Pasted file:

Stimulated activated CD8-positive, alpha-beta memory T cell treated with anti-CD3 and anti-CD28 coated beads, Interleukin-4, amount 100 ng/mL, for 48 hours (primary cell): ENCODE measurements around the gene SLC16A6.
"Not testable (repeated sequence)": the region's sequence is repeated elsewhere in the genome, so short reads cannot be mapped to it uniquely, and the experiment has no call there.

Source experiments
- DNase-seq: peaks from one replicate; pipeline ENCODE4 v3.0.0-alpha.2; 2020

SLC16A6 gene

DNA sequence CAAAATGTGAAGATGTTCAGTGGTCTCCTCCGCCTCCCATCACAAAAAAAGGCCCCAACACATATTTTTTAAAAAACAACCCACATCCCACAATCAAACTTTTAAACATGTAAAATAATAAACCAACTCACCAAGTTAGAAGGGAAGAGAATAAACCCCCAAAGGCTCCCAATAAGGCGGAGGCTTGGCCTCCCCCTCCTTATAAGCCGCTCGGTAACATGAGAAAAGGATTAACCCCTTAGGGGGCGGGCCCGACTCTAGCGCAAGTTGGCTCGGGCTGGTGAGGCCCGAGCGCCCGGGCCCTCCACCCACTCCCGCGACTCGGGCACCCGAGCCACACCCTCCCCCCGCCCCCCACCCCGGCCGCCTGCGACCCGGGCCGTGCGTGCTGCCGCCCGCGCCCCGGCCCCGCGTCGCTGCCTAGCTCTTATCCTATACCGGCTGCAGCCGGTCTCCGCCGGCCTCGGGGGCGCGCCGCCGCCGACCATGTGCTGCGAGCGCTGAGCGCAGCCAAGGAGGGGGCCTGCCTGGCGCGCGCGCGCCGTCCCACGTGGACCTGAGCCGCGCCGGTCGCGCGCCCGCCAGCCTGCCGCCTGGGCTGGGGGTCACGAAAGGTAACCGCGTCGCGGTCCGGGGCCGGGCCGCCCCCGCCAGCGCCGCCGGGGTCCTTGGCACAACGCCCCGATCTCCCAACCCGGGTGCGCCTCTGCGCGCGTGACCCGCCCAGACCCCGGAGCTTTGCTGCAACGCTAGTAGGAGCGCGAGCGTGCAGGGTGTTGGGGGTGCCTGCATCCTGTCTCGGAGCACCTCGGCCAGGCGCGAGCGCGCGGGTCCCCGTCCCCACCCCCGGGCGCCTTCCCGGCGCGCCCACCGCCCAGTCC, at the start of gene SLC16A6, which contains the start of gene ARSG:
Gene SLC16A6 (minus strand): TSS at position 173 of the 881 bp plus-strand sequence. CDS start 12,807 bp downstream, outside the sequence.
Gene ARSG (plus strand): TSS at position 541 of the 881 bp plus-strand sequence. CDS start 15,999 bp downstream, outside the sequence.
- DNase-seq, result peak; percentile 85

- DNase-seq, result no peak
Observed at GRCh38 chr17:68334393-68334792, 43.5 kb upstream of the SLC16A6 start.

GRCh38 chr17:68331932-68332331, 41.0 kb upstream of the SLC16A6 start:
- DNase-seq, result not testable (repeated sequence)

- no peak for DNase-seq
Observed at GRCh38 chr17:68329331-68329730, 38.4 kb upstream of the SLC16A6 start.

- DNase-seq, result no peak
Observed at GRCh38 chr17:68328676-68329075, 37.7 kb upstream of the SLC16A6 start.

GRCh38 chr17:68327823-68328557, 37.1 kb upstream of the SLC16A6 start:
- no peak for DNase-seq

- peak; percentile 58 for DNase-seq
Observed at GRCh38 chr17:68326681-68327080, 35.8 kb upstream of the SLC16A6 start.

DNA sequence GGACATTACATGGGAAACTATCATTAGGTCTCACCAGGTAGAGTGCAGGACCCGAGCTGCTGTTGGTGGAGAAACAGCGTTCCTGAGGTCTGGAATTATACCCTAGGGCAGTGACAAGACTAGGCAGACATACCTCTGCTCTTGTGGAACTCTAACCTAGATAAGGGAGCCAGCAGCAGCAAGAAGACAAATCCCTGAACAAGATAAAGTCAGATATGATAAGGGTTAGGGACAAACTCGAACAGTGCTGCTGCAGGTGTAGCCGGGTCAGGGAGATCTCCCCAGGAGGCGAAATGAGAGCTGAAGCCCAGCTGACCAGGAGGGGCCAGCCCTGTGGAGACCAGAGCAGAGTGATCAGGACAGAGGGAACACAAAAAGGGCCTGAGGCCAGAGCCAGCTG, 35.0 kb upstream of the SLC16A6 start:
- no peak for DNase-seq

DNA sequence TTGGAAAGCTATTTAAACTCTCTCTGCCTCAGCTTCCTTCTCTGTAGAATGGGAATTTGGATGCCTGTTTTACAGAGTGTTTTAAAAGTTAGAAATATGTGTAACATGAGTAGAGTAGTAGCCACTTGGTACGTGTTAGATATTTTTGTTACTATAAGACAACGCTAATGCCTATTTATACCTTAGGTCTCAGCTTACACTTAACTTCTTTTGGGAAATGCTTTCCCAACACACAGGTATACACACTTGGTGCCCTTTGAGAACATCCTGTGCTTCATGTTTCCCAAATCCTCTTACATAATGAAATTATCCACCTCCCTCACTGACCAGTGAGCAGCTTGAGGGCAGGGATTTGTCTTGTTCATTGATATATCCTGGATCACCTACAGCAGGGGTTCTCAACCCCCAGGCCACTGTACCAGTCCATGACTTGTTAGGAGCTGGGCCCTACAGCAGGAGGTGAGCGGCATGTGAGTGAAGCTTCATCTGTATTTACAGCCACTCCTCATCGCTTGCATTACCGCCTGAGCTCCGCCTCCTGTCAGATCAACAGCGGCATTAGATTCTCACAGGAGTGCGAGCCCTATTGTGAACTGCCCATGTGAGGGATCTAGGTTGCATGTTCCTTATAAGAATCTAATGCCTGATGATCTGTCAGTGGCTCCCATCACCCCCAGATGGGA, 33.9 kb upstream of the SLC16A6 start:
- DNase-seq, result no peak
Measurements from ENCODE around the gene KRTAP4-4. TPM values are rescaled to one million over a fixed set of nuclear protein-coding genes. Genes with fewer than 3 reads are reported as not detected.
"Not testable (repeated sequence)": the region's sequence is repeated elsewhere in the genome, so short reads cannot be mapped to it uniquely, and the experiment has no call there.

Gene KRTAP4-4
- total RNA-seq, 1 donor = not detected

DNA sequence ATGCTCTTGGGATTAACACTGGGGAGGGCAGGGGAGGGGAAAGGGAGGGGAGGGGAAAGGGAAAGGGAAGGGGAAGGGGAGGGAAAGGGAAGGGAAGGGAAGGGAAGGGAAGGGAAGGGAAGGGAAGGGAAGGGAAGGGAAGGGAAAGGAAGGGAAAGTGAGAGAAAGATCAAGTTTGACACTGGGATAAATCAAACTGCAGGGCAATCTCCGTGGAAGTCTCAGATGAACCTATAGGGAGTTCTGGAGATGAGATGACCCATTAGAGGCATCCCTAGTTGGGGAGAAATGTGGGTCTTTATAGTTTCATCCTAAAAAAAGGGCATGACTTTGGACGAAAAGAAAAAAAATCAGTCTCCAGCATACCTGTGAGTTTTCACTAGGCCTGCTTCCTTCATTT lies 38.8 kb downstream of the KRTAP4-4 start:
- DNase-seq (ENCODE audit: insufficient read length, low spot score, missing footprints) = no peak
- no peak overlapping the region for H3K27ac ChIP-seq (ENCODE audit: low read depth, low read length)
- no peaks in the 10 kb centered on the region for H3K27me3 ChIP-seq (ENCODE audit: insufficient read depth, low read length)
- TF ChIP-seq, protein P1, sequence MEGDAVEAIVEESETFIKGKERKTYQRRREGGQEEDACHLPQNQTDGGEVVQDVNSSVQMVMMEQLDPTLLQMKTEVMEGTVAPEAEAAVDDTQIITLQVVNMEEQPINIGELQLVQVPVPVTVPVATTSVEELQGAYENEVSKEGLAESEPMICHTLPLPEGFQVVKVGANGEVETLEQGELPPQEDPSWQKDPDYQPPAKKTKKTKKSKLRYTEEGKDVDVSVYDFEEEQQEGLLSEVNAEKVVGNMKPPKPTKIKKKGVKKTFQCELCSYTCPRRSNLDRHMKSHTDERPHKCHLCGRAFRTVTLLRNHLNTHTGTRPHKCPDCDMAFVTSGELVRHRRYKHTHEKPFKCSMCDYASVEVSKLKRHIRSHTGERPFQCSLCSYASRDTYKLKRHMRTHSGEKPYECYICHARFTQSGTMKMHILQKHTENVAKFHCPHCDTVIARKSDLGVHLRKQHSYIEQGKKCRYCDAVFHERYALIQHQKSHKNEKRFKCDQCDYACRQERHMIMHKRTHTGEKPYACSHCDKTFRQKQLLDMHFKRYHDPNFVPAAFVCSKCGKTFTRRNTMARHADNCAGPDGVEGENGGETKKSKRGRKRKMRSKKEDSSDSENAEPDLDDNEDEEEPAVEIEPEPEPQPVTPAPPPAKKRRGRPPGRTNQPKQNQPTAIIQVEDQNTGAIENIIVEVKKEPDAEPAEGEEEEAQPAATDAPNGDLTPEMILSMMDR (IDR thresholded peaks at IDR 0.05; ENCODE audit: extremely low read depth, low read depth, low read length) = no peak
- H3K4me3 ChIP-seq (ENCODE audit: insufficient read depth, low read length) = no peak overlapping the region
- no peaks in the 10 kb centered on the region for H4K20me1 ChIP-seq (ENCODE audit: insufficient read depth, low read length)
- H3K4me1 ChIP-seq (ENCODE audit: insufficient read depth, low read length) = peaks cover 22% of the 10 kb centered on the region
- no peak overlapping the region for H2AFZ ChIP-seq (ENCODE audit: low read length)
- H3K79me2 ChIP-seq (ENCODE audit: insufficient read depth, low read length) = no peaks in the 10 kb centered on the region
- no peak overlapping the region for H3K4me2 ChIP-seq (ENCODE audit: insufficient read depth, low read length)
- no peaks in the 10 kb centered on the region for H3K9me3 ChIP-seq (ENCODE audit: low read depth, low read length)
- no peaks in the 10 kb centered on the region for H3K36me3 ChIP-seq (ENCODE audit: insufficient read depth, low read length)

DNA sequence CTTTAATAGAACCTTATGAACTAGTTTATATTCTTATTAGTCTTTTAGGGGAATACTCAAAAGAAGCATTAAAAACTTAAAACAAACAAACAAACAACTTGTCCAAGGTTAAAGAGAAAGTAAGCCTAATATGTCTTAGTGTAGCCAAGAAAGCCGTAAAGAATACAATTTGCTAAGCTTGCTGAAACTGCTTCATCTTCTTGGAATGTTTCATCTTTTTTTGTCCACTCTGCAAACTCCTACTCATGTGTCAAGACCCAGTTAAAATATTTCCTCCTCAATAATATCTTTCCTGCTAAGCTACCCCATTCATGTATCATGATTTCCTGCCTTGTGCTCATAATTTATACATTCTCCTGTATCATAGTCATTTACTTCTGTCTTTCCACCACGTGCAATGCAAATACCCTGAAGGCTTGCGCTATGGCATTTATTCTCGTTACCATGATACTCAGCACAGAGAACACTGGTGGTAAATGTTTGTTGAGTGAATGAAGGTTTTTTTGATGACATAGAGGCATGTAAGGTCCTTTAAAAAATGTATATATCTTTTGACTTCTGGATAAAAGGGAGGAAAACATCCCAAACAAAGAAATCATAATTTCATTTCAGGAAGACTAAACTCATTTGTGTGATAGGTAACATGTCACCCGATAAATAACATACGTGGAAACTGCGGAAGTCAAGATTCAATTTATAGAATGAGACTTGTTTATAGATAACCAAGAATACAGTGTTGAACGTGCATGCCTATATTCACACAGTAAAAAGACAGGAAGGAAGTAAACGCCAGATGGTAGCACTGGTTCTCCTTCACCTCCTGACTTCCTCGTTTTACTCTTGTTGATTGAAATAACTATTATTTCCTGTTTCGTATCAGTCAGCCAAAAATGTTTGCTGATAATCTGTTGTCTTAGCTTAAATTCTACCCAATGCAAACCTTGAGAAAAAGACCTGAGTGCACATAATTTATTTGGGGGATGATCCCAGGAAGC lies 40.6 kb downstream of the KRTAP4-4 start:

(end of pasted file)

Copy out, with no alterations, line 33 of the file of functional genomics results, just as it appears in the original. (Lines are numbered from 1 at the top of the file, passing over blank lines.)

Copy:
- no peaks in the 10 kb centered on the region for H3K27me3 ChIP-seq (ENCODE audit: insufficient read depth, low read length)